Yikes! The Deadline for Comments about Net Neutrality is Today

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TODAY is the last day to voice your opinion with the Federal Communications Committee about Net Neutrality. Click below to add a quick comment to send to the FCC.

What is Net Neutrality? Net neutrality means everyone has an equal voice on the internet. Attacks on neutrality would mean slow internet for some sites and fast for sites who have the money to pay for faster service. For example, that means PBS or NPR could be very slow and Fox News could be lickety split. if Fox News is faster to load, where do you think a lot of people will go for their news? 

The internet has been a powerful source and tool for women in particular to become empowered and educated about policies and issues that effect them. If net neutrality is compromised, the feminist voice could dissipate into the background, or worse, disappear, because we don’t have the money to keep up a fast internet speed for our readers.

Click here to add a quick comment to send to the FCC.

http://action.now.org/p/dia/action3/common/public/?action_KEY=10354&tag=NN14FB

And, of course, you can also contact your local representatives and demand Net Neutrality.

The End of Effective Internet Activism?

This is a big deal: the Federal Communications Commission will vote on net neutrality this Thursday. Net neutrality means each site is treated equally, meaning that everyone has a voice on the internet, no matter how much money you have. but if the Open Internet Preservation Act doesn’t get passed it could mean sites with a lot of money could be faster (among other things) whereas activist sites like change.org would be left in the dust since they don’t have big corporations behind them. Writer Alex Wilhelm from TechCrunch put it this way:

“It has always been my view that forcing Internet Service Providers [like Comcast] to treat all content equally is the correct way to ensure that all voices — the new, the established, the next, and the marginalized — have space.”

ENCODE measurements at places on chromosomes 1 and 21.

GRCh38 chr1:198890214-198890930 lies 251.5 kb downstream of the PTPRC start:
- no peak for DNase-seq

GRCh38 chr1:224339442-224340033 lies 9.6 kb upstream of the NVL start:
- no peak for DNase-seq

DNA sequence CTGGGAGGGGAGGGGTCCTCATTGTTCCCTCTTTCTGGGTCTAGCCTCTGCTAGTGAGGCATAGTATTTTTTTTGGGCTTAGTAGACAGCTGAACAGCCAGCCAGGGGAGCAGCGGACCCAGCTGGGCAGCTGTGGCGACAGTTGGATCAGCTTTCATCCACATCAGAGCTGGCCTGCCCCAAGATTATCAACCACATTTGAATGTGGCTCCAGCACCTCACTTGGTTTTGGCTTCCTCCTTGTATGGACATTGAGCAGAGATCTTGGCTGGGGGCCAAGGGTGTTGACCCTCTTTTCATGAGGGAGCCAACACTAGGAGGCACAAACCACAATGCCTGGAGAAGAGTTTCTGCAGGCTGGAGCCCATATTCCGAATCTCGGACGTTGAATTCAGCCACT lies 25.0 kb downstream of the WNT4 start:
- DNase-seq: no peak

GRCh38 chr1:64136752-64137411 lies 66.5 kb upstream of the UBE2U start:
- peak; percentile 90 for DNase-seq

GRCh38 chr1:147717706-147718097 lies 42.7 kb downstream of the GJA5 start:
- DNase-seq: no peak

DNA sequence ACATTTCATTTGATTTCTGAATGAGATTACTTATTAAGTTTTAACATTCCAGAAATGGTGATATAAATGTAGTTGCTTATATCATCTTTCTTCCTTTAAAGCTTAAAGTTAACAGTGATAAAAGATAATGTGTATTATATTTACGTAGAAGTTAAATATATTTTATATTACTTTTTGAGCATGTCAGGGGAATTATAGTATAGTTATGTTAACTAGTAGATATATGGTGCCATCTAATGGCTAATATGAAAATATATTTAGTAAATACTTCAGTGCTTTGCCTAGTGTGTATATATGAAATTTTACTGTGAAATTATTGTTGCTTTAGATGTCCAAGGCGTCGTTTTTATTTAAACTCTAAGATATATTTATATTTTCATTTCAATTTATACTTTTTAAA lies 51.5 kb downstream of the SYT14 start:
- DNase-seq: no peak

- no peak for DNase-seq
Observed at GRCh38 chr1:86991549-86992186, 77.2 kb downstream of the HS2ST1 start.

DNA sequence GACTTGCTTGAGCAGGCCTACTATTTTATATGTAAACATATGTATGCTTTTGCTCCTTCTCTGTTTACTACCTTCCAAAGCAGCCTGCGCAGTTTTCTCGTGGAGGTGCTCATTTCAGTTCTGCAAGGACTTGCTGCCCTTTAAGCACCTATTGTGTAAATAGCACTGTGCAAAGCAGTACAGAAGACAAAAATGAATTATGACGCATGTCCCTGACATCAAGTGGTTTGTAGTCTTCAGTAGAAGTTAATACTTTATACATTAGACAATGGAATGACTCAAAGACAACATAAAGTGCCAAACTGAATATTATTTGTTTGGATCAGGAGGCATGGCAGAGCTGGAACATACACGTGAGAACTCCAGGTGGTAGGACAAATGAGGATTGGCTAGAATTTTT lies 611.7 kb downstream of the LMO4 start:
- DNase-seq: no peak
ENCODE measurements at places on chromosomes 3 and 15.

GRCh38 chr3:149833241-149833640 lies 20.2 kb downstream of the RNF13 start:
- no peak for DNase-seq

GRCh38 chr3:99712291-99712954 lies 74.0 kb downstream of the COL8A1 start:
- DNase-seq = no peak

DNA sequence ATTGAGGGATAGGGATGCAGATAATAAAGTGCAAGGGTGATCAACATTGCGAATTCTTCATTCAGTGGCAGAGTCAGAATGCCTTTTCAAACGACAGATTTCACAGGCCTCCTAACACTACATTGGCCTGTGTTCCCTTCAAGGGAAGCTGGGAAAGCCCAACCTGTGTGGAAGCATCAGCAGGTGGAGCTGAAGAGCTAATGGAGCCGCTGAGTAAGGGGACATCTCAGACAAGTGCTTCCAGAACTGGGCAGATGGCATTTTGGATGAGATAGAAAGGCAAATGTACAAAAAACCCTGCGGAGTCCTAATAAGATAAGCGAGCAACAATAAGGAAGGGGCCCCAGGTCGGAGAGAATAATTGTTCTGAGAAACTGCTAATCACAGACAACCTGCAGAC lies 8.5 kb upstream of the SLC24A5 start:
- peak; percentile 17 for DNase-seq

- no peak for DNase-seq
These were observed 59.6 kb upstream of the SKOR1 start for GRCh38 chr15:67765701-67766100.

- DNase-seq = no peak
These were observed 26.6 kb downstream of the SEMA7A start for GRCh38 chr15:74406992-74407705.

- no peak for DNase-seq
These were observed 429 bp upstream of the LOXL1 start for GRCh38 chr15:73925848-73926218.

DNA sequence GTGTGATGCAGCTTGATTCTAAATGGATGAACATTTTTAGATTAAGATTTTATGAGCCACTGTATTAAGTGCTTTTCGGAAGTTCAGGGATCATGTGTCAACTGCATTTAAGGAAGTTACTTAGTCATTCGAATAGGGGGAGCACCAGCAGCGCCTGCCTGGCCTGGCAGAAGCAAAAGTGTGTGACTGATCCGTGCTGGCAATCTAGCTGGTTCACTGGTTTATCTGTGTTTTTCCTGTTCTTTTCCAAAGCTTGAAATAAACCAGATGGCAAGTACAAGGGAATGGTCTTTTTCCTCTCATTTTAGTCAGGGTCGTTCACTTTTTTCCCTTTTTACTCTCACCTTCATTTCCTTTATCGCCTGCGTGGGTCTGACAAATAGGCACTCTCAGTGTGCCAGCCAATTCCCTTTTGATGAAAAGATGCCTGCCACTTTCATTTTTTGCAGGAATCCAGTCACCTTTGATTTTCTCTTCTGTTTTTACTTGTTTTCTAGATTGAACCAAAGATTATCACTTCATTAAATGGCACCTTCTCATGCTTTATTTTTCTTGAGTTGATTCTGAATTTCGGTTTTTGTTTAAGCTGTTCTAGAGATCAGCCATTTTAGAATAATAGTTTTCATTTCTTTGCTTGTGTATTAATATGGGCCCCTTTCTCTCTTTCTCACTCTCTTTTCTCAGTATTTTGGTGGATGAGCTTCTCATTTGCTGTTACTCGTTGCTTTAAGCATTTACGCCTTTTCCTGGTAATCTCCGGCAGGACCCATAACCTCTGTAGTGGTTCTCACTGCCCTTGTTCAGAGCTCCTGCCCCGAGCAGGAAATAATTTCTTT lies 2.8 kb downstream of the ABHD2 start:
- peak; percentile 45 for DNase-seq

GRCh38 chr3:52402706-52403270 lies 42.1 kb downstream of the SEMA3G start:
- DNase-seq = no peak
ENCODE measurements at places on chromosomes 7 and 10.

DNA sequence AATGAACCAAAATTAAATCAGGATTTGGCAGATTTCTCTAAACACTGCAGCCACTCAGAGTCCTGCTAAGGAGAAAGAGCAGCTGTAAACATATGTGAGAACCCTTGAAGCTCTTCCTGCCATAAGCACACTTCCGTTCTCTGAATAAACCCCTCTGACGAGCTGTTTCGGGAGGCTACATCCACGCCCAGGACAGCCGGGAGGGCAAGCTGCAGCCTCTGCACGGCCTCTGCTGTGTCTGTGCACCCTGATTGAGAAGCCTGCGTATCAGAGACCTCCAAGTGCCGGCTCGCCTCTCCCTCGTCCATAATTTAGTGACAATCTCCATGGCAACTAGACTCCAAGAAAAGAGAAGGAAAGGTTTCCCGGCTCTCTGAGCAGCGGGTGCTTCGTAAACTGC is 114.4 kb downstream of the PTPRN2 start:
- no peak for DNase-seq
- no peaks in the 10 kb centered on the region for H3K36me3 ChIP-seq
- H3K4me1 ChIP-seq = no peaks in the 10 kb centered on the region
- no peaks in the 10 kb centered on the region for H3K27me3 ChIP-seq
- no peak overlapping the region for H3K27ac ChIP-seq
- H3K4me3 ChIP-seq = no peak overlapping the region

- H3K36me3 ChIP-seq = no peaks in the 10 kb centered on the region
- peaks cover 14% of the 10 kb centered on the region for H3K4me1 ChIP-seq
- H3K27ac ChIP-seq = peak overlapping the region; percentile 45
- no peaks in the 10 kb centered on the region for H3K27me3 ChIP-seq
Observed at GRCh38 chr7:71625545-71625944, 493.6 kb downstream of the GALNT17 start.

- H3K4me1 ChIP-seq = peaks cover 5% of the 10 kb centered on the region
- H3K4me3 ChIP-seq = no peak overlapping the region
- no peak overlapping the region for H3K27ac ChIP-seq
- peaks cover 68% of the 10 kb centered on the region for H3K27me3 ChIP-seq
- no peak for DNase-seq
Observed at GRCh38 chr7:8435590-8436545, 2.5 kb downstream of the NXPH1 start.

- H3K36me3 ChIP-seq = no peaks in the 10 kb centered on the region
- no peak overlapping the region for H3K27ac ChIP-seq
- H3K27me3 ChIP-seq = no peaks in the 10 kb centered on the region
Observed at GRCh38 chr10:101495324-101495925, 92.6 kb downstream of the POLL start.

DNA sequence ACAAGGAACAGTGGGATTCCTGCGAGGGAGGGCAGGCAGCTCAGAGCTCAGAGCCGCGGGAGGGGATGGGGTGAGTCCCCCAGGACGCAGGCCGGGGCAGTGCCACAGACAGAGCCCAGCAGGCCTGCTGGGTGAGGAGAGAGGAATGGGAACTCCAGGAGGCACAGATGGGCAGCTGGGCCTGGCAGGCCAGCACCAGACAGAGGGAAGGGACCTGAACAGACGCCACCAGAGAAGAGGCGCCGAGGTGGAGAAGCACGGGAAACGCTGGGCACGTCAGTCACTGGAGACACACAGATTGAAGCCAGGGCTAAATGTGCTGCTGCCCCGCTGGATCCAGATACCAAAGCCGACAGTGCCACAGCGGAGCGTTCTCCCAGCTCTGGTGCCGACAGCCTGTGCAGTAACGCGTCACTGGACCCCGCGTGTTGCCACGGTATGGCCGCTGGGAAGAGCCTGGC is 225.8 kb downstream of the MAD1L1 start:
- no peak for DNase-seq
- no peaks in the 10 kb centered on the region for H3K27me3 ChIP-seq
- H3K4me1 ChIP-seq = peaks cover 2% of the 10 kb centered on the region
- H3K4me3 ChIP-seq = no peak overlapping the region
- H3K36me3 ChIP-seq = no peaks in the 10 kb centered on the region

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Some say that if the Open Internet Preservation Act doesn’t get passed, it could potentially be the end of effective women’s rights activism via the internet. And boy has the internet been an important platform for positive change over the last several years. People have been able to come together and organize around important issues and actually get a lot done. For example, internet activists ensured that offensive victim blaming ads were taken down.  They got the  White House to tackle the issue of sexual assault on campuses. They made sure abortion and reproductive rights supporters flooded the Texas capitol when rights were about to be chipped away. Internet activists have become a huge social justice network of people who have organized for human rights and respect and have accomplished a lot.

So internet activism has been pretty dang important. Who would call out big corporations for sexism or other wrong doing if the internet weren’t functioning on a level playing field and if all voices weren’t heard equally?

Contact openinternet@fcc.gov to voice your opinion.

Sources

Wilhelm, Alex. “Democrats Introduce Open Internet Preservation Act To Restore Net Neutrality”. Feb 3 2014. Web. May 13 2014.  http://techcrunch.com/2014/02/03/democrats-introduce-open-internet-preservation-act-to-restore-net-neutrality/

Truitt, Joss. “Take Action: The End of Feminist Internet?” May 13 2014. Web. May 13 2014.  http://feministing.com/2014/05/13/take-action-the-end-of-the-feminist-internet/